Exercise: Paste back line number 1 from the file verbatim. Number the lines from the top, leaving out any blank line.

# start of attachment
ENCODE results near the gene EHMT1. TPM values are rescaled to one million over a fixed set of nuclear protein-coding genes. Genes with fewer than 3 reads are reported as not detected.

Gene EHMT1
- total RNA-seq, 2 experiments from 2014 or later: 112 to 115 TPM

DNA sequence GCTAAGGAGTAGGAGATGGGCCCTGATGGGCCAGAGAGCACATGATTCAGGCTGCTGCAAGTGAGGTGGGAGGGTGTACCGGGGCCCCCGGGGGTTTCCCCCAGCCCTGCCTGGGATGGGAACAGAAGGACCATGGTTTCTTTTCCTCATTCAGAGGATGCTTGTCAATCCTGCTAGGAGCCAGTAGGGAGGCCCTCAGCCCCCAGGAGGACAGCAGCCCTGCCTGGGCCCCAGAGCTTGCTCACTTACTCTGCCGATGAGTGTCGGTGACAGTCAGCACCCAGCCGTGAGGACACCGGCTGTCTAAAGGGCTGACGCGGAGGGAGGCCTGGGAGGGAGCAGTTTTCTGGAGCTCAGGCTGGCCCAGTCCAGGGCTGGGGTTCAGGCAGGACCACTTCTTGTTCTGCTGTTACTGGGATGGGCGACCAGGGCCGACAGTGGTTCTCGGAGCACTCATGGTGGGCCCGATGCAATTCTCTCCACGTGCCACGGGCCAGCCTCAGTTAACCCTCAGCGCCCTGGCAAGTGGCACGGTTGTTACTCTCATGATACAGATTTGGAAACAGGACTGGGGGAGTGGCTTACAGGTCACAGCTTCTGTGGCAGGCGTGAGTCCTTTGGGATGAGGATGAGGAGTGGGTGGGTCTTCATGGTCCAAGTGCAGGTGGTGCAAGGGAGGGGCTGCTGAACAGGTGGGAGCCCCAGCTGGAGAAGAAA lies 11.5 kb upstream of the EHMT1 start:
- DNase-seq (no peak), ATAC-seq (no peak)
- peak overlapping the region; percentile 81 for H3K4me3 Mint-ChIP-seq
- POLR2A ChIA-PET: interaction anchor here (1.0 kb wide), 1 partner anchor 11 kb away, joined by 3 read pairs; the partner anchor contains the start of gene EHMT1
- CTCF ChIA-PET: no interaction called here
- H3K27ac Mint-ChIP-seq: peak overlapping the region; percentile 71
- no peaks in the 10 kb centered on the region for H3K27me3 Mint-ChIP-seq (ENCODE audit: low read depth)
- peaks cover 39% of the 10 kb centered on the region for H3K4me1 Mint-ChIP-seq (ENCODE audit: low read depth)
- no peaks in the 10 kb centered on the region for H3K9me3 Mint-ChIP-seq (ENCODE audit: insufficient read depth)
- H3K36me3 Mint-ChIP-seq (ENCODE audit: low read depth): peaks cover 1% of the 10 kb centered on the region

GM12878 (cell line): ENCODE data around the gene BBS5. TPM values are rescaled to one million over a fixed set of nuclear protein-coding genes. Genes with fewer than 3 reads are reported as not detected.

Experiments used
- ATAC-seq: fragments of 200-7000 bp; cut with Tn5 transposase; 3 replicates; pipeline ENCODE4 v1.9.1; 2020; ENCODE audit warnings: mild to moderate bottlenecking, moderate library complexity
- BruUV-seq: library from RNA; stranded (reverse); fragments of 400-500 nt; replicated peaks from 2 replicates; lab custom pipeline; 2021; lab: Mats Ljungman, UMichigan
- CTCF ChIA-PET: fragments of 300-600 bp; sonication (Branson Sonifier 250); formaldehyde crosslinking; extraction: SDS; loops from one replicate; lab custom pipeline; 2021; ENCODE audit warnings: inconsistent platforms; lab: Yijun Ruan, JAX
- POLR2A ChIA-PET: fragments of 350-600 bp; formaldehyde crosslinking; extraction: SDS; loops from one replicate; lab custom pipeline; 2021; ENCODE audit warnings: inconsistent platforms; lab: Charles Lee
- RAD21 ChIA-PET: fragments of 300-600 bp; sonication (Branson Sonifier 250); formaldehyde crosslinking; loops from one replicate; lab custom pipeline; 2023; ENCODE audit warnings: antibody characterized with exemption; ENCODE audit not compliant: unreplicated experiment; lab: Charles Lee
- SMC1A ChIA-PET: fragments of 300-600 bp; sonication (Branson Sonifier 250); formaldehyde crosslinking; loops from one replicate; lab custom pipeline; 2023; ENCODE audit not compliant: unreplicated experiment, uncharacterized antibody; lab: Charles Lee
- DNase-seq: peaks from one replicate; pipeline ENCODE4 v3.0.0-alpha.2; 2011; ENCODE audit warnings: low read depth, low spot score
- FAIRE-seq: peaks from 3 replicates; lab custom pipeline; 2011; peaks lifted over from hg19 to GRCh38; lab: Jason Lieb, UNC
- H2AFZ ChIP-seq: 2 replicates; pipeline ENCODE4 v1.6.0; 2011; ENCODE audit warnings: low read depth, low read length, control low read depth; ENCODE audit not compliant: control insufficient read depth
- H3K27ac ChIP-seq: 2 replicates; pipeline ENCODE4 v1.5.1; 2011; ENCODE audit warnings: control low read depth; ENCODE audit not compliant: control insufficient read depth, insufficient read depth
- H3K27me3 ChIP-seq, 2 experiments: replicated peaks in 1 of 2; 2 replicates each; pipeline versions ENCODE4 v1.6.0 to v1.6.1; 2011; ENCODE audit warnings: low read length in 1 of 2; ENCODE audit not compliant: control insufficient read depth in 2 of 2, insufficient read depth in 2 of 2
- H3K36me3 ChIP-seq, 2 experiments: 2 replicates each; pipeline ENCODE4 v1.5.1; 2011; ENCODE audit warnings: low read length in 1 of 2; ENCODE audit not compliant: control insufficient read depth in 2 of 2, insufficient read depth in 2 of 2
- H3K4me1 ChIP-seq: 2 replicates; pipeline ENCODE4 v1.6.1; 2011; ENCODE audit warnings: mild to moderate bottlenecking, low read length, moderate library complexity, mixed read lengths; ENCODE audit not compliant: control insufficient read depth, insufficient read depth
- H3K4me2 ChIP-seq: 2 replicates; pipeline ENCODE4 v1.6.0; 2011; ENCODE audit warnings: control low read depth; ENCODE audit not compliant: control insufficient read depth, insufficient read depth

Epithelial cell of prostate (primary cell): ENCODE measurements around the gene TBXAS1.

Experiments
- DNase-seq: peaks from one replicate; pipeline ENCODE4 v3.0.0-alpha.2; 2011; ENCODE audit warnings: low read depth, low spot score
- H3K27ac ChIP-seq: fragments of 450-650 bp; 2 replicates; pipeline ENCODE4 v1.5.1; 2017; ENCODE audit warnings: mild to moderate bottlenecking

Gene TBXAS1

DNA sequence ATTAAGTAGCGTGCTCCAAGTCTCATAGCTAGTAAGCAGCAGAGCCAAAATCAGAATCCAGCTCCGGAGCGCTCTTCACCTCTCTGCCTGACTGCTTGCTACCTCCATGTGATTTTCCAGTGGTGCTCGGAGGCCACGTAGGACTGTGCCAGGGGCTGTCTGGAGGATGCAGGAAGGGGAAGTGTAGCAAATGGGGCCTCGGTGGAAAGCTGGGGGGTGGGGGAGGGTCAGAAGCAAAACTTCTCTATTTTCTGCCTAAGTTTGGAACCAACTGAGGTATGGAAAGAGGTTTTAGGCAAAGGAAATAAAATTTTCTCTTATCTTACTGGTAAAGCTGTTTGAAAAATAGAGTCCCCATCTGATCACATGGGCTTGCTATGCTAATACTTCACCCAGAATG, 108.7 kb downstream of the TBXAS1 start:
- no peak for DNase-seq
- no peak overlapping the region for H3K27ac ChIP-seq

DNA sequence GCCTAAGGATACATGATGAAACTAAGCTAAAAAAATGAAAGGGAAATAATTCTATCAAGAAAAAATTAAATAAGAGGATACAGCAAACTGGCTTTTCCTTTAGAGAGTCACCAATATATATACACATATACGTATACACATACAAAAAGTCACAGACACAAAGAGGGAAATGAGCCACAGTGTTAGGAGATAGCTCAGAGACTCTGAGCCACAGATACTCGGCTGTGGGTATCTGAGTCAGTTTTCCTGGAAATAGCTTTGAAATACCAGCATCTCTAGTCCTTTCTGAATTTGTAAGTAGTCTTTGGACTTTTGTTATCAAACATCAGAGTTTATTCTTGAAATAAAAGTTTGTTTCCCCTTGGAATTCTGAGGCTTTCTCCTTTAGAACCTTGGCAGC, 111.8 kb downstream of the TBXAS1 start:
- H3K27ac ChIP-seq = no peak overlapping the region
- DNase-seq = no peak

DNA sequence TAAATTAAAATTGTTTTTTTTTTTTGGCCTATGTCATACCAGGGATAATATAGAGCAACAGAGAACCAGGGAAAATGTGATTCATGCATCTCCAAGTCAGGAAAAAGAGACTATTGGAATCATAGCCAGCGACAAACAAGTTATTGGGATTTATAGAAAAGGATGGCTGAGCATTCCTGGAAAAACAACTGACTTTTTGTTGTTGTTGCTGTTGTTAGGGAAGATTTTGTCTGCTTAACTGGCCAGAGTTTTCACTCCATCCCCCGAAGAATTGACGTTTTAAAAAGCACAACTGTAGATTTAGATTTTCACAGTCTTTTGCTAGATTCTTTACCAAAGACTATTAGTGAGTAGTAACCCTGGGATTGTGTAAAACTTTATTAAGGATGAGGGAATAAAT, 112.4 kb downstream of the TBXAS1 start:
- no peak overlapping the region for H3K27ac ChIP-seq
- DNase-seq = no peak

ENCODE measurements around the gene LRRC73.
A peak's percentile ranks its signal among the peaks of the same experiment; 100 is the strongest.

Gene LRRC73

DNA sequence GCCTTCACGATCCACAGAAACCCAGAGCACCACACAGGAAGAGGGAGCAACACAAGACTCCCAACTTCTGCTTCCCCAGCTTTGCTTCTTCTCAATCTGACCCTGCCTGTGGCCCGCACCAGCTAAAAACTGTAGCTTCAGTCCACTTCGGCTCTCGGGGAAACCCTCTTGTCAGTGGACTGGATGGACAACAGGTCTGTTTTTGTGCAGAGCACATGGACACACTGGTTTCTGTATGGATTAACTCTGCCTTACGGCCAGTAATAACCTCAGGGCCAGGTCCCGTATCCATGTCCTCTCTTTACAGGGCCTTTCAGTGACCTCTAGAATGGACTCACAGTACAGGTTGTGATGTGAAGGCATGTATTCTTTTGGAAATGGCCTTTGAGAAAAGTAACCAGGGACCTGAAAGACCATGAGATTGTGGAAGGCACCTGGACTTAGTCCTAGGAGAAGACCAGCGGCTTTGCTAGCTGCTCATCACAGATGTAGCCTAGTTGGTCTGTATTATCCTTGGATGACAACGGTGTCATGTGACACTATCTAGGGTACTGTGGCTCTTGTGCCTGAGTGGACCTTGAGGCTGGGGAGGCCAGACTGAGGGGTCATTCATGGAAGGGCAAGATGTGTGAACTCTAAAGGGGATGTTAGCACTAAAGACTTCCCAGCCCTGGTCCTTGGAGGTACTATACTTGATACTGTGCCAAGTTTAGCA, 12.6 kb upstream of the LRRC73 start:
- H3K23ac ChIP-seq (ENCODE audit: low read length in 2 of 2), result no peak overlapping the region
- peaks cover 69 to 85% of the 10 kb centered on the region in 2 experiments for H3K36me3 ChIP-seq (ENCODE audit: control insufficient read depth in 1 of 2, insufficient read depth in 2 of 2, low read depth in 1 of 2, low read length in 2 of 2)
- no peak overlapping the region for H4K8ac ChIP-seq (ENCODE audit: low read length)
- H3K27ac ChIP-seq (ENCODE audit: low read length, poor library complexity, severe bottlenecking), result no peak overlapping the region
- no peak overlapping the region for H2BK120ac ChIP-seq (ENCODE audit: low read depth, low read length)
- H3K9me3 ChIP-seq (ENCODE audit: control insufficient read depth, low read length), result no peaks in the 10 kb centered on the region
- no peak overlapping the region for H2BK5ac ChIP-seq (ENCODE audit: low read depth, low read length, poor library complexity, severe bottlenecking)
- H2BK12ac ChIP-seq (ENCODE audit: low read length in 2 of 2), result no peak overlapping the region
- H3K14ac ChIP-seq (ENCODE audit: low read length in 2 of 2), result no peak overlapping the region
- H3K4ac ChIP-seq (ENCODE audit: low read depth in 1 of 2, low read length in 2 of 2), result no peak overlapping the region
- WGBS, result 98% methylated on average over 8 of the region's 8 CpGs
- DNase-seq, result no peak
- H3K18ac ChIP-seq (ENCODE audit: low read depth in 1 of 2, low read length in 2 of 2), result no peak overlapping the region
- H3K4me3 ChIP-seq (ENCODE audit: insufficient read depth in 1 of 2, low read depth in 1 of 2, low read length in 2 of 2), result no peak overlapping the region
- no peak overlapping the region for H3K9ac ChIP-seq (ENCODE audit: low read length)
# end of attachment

ENCODE results near the gene EHMT1. TPM values are rescaled to one million over a fixed set of nuclear protein-coding genes. Genes with fewer than 3 reads are reported as not detected.